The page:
Leak detection program saves Hamilton over $537,000

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Ontario Construction News staff writer

Efforts to proactively detect water leaks in underground pipes across the City of Hamilton save the city about $537,068 last year.

The program was launched In early 2021, after a two-year long pilot.

“Hamilton’s infrastructure is used every day by millions of residents and businesses. The leak detection program proactively detects water leaks which will bring vital infrastructure that we all rely on to a good state of repair and will result in cost savings for residents,” said Mayor Fred Eisenberger.

In 2021, Hamilton treated and distributed over 74 million cubic metres of water to homes and staff identified broken and leaking watermains as the top cause of water loss, with about 300 watermain breaks each year.

Hamilton’s unique geography and rocky, porous ground means many watermain leaks and breaks that do not surface and have the potential to remain undetected for years. These hidden leaks account for a large amount of lost water and cause serious damage to the pipe network, create erosion which results in pipes breaking, and even cause damage to foundations or roads, bridges and buildings.

In 2019 and 2020, a pilot project was created to proactively detect problem areas using leading-edge leak detection technology. Staff targeted about 400 kilometres of watermain and found 177 leaks.

Based on that success, a formal leak detection program launched last year with a goal of assessing the entire water system by the end of the year. Magnetic listening devices were attached to fire hydrants and isolation valves to listen for leaks that could be within 100 meters.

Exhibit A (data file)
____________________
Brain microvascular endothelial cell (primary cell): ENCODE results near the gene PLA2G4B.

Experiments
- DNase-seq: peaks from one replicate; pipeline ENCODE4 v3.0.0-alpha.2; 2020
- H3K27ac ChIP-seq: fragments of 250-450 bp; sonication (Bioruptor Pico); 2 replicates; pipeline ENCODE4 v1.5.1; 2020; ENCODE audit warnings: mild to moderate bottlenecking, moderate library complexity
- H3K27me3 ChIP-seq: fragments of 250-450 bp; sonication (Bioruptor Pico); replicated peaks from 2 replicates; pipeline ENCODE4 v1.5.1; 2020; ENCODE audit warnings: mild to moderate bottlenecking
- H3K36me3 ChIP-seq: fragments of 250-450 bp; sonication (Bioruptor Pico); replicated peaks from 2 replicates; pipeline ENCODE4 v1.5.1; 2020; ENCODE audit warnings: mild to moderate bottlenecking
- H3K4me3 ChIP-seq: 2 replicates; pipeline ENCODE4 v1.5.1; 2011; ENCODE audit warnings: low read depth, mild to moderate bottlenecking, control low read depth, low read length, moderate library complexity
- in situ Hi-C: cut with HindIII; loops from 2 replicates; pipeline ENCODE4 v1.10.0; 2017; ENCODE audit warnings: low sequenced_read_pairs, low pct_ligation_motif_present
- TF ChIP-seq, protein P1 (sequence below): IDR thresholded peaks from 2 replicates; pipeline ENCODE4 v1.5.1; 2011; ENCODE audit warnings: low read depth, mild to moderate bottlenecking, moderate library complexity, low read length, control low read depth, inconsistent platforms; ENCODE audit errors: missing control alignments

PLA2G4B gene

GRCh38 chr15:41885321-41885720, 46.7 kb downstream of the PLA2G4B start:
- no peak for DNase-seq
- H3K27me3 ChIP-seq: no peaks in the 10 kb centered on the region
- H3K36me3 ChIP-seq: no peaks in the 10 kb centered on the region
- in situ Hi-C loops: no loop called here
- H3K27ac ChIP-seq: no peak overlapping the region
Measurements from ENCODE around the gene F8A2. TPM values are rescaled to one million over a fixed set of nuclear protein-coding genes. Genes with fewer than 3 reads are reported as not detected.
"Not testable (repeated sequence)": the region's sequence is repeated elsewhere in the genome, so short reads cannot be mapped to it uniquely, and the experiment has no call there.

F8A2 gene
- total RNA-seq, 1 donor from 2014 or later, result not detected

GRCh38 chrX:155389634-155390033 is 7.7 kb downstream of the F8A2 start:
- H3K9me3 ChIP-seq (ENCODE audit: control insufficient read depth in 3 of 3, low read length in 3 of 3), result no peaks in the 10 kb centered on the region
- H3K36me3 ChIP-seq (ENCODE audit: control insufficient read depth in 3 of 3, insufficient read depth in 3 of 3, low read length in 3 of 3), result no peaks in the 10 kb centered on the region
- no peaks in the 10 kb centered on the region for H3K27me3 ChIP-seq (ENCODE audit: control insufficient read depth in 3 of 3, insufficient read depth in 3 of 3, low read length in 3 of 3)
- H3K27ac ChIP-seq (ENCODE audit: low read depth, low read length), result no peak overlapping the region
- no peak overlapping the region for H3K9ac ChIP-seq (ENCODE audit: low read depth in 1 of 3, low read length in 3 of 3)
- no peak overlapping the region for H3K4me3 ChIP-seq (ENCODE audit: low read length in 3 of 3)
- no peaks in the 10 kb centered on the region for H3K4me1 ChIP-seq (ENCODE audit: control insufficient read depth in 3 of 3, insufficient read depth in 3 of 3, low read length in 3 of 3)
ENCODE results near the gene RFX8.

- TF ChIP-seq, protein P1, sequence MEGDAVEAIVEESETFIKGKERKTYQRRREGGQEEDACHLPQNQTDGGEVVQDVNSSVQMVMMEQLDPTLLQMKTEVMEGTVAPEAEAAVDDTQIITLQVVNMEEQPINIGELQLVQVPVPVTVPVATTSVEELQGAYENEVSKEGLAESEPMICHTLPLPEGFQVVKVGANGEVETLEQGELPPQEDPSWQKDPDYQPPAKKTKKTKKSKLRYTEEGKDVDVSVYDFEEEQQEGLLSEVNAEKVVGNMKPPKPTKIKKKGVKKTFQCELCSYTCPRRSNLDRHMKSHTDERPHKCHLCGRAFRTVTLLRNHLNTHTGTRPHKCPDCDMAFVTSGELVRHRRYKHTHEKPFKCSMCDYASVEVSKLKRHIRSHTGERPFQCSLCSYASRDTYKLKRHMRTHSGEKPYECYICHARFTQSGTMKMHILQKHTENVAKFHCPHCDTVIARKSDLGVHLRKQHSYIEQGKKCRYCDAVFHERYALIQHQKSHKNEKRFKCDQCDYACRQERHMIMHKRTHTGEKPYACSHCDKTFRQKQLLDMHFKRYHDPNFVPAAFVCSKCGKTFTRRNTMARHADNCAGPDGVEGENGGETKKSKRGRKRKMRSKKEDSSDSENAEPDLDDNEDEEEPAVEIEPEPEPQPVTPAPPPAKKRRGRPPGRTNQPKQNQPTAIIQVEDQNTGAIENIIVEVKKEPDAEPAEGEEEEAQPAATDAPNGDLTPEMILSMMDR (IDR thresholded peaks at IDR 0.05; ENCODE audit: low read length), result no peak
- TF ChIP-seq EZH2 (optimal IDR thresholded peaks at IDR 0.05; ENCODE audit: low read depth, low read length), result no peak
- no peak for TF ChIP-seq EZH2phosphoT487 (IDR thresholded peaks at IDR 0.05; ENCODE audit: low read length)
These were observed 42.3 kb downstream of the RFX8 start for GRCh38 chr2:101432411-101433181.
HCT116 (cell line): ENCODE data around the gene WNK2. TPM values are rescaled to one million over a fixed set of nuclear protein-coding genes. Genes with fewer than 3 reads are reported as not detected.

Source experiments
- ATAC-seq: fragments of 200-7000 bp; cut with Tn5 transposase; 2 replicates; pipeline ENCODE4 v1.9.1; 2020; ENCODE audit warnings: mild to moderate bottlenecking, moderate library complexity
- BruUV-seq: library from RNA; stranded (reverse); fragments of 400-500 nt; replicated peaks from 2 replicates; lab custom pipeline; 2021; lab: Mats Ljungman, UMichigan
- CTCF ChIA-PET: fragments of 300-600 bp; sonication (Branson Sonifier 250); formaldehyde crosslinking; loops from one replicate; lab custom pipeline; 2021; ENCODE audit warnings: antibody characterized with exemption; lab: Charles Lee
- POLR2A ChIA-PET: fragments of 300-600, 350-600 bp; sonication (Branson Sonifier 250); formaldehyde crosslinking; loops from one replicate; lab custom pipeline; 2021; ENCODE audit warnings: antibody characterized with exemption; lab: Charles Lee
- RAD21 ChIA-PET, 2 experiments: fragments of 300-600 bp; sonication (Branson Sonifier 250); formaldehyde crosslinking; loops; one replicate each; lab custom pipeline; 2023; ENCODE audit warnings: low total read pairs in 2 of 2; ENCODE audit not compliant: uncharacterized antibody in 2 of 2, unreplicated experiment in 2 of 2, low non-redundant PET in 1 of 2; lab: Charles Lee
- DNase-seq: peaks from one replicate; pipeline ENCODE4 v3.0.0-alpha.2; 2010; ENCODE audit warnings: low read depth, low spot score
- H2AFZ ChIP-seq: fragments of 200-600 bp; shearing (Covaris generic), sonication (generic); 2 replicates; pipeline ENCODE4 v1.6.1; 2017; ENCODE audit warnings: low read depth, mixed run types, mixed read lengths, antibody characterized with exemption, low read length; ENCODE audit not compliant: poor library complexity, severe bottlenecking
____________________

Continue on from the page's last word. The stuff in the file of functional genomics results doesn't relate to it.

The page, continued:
Devices were activated between 2 and 4 a.m., when water usage and traffic noise are typically less, meaning less interference and more accurate readings. After locating a potential leak with the listening device, crews would head into the field to pinpoint the exact leak location.

At the end of 2021, proactive leak detection technology was deployed to more than 5,990 locations and had identified an additional 109 leaks (17 of these leaks were located on private water service lines).

The City of Hamilton’s water system is one of Canada’s oldest and most complex. It includes six (6) water distribution systems, 2,031 kms of water mains, 13,568 hydrants, 23,305 valves, and 153,647 service connections.

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